Saints, Souls, and Haints: Nuts

Photo credit: Martin LaBar
Photo credit: Martin LaBar

Nuts, being a delicacy associated with autumn, seem to naturally be part of the Halloween pantry of the past. And Robert Chambers elaborated on this in his 1883 The Book of Days: a Miscellany of Popular Antiquities:

Indeed the name of Nutcrack Night, by which Halloween is known in the north of England, indicates the predominance of the former of these articles in making up the entertainments of the evening. They are not only cracked and eaten, but made the means of vaticination in love-affairs. And here we quote from Burns’s poem of Halloween:

The auld guidwife’s well-hoordit nits,
Are round and round divided,
And monie lads’ and lasses’ fates
Are there that night decided:
Some kindle coothie, side by side,
And burn thegither trimly;
Some start awa, wi’ saucy pride,
And jump out-owre the chimlie
Fu’ high that night.Brand, in his Popular Antiquities, is more explicit: ‘ It is a custom in Ireland, when the young women would know if their lovers are faithful, to put three nuts upon the bars of the grate, naming the nuts after the lovers. If a nut cracks or jumps, the lover will prove unfaithful; if it begins to blaze or burn, he has a regard for the person making the trial If the nuts named after the girl and her lover burn together, they will be married.”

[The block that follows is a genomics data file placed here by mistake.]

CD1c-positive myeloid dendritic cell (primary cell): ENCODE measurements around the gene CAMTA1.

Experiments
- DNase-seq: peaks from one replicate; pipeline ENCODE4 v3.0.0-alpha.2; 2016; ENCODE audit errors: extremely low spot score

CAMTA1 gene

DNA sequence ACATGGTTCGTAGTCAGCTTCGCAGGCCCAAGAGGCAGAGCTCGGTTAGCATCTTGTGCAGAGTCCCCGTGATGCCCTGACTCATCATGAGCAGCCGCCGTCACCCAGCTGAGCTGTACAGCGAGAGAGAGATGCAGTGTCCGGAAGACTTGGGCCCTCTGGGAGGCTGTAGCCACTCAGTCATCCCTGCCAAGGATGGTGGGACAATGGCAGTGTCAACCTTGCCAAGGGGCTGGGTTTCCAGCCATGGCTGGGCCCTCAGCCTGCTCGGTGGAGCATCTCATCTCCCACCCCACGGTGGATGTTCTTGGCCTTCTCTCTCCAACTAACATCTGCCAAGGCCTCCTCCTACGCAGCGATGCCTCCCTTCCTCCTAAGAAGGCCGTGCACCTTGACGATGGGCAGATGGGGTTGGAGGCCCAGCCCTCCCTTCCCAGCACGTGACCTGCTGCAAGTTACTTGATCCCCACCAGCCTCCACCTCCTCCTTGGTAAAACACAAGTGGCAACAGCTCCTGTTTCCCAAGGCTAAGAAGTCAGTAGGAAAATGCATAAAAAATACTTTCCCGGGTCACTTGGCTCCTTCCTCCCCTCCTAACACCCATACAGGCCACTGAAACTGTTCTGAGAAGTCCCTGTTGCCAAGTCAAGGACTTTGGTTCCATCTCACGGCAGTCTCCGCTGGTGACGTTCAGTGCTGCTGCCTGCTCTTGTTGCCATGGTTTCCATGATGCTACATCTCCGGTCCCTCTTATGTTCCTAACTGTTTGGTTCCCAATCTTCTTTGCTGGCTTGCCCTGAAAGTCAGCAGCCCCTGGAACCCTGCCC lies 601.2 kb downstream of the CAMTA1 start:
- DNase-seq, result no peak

Halloween walnuts
Vintage Postcard, early 1900s

A Scots song sums it all up;

Two hazel nuts I threw into the flame,
And to each nut I gave a sweetheart’s name ;
This with the loudest bounce me sore amazed,
That in a flame of brightest colour blazed;
As blamd the nut so may thy passion grow,
For ’twas thy nut that did so brightly glow !

Note: “Haints” comes from a slang term used for “ghost” in the American South.


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